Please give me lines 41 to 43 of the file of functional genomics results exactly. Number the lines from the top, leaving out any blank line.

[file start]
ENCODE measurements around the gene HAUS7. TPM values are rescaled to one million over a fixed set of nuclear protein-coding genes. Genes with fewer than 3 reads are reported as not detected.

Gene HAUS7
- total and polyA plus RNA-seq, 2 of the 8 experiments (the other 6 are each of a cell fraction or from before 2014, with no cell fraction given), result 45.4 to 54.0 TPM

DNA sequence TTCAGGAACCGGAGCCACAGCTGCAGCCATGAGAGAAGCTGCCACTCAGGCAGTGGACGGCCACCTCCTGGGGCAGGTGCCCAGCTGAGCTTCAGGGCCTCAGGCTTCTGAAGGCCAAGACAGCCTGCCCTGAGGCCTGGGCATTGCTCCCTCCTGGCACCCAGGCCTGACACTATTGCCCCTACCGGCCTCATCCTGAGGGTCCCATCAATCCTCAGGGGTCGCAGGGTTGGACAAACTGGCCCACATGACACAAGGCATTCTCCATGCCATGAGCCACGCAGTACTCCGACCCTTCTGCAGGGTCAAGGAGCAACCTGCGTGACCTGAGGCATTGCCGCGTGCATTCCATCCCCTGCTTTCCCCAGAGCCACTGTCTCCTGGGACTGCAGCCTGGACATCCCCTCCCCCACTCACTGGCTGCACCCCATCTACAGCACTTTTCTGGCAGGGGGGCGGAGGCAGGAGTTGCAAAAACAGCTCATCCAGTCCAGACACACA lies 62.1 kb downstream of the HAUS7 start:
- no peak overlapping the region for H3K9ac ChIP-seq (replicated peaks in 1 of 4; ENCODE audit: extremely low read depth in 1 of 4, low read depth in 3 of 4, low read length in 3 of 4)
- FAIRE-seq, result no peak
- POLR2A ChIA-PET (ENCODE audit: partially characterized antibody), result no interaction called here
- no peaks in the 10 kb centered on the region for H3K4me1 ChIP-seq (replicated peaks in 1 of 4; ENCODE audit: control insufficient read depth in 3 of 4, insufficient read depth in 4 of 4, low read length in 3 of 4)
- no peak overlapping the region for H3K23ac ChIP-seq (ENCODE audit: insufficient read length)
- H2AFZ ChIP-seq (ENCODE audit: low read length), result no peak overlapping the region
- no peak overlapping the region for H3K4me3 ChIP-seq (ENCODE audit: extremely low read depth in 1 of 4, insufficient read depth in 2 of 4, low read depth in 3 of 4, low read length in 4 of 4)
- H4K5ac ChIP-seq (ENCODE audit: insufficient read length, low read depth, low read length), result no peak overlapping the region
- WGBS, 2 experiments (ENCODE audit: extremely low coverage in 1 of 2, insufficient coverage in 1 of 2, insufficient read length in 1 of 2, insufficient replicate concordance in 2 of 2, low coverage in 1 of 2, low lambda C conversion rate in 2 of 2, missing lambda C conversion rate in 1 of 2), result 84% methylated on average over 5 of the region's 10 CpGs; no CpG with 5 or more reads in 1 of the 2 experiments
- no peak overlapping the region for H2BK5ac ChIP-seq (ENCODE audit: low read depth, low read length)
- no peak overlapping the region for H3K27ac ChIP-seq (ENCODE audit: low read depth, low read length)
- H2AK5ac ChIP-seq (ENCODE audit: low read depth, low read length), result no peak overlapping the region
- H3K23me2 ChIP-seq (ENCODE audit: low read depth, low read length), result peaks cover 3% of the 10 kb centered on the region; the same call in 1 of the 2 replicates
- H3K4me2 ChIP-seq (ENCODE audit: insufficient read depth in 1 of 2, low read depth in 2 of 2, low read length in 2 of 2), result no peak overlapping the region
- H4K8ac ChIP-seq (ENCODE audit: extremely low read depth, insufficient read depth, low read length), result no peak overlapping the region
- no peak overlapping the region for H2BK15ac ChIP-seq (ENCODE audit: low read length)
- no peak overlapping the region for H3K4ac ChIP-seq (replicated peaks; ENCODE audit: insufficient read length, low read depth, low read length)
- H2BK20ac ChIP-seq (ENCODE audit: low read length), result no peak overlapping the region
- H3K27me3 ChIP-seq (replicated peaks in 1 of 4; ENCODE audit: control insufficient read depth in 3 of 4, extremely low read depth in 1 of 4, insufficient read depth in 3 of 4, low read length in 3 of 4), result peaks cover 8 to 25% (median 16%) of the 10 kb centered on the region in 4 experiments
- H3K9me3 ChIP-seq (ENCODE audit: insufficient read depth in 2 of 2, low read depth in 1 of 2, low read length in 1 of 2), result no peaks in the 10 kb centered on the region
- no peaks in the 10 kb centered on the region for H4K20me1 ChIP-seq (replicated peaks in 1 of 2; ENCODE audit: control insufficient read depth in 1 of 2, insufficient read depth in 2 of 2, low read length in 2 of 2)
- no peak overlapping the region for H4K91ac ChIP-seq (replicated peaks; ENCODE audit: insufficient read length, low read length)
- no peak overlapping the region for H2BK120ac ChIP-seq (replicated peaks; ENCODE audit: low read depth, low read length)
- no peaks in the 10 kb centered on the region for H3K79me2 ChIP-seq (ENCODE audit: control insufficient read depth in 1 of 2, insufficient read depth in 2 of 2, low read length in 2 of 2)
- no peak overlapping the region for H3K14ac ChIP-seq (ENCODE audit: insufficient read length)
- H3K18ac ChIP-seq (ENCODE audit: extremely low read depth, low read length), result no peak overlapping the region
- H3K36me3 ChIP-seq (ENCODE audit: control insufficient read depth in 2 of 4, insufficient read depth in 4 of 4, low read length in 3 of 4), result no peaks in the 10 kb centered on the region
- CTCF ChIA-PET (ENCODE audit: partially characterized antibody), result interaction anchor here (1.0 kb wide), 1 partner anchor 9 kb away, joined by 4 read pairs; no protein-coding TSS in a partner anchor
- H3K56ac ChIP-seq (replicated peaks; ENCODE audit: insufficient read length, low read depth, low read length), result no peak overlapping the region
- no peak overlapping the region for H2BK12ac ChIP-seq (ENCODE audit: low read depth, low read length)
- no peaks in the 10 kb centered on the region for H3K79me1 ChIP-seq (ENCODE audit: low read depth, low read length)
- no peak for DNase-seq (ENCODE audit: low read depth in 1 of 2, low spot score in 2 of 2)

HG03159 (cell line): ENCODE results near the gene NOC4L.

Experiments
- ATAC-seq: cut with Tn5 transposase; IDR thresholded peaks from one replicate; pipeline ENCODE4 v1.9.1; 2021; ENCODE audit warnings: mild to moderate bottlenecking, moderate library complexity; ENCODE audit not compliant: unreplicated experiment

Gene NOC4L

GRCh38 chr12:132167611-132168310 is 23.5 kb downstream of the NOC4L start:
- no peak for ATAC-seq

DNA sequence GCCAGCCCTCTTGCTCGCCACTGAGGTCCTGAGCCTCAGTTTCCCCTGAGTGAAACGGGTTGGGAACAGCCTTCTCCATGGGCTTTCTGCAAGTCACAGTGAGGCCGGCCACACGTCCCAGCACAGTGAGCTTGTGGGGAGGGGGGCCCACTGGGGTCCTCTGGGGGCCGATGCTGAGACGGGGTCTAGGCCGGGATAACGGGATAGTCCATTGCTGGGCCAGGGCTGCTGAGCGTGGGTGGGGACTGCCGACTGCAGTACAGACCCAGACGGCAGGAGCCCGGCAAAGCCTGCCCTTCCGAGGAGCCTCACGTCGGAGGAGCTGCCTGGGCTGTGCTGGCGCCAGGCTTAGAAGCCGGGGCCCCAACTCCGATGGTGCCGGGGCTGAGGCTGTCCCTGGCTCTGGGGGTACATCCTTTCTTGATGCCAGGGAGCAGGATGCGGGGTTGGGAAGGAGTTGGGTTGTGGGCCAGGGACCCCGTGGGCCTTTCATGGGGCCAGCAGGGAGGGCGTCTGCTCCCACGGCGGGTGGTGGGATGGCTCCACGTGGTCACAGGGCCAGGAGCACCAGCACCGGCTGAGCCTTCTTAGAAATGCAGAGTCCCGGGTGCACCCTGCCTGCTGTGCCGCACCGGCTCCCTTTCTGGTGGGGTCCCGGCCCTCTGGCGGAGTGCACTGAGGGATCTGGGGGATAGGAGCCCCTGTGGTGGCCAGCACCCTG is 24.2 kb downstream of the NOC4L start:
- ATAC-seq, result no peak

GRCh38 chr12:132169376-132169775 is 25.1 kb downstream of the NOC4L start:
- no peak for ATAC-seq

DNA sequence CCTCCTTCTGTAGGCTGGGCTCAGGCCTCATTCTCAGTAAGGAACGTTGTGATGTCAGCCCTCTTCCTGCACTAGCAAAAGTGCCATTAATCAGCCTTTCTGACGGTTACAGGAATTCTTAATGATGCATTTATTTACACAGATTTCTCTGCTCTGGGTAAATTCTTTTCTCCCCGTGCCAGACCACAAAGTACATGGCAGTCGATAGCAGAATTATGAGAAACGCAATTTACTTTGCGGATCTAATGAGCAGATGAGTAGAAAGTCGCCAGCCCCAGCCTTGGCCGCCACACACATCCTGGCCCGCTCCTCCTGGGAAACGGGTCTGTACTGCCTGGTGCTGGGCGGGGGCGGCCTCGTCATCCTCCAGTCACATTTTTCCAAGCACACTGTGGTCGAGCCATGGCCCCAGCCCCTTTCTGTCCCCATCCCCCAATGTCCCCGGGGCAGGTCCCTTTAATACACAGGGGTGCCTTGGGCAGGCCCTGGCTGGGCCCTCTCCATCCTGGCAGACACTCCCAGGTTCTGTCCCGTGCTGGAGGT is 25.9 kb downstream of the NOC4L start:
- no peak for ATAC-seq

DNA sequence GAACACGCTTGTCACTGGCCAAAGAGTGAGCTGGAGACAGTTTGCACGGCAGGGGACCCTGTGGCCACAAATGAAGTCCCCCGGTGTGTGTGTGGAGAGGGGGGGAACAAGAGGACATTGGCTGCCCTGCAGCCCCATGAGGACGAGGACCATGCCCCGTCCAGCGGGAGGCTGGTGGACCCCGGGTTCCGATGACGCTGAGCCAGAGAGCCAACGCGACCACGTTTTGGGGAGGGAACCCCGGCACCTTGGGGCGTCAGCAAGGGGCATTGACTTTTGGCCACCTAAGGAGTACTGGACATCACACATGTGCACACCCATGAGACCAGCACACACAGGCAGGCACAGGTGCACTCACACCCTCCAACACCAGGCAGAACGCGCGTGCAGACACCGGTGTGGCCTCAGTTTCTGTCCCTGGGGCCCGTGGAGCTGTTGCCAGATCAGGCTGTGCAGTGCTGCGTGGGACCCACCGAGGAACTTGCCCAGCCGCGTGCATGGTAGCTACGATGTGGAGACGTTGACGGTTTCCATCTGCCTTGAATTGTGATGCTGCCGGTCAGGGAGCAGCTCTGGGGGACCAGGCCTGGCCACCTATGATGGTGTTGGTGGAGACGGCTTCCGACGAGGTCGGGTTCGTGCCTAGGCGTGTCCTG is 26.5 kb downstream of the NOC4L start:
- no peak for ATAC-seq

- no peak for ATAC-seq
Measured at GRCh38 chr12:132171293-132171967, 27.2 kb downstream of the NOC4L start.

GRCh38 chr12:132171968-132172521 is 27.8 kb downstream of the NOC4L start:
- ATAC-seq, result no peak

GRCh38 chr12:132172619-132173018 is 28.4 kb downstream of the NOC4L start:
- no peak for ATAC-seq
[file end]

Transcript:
GRCh38 chr12:132167611-132168310 is 23.5 kb downstream of the NOC4L start:
- no peak for ATAC-seq

DNA sequence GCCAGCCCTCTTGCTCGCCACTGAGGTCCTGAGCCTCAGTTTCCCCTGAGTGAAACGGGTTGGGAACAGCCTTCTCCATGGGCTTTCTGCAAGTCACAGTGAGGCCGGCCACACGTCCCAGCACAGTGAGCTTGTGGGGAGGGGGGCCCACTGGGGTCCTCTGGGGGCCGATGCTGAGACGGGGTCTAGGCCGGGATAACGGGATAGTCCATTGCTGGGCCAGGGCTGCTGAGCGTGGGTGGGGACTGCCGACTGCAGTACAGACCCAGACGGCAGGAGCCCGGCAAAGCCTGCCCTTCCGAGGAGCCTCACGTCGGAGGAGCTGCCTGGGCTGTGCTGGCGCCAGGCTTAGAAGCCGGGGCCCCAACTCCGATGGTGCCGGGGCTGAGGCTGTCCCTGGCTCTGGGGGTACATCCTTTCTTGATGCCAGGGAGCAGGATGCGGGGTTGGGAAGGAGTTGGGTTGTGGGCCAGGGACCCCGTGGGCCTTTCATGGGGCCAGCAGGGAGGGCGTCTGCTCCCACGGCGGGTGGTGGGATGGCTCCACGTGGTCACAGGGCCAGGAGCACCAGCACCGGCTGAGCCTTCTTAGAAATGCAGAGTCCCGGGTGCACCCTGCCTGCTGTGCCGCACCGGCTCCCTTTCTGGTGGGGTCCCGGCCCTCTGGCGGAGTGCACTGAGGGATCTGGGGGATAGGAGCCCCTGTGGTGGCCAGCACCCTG is 24.2 kb downstream of the NOC4L start: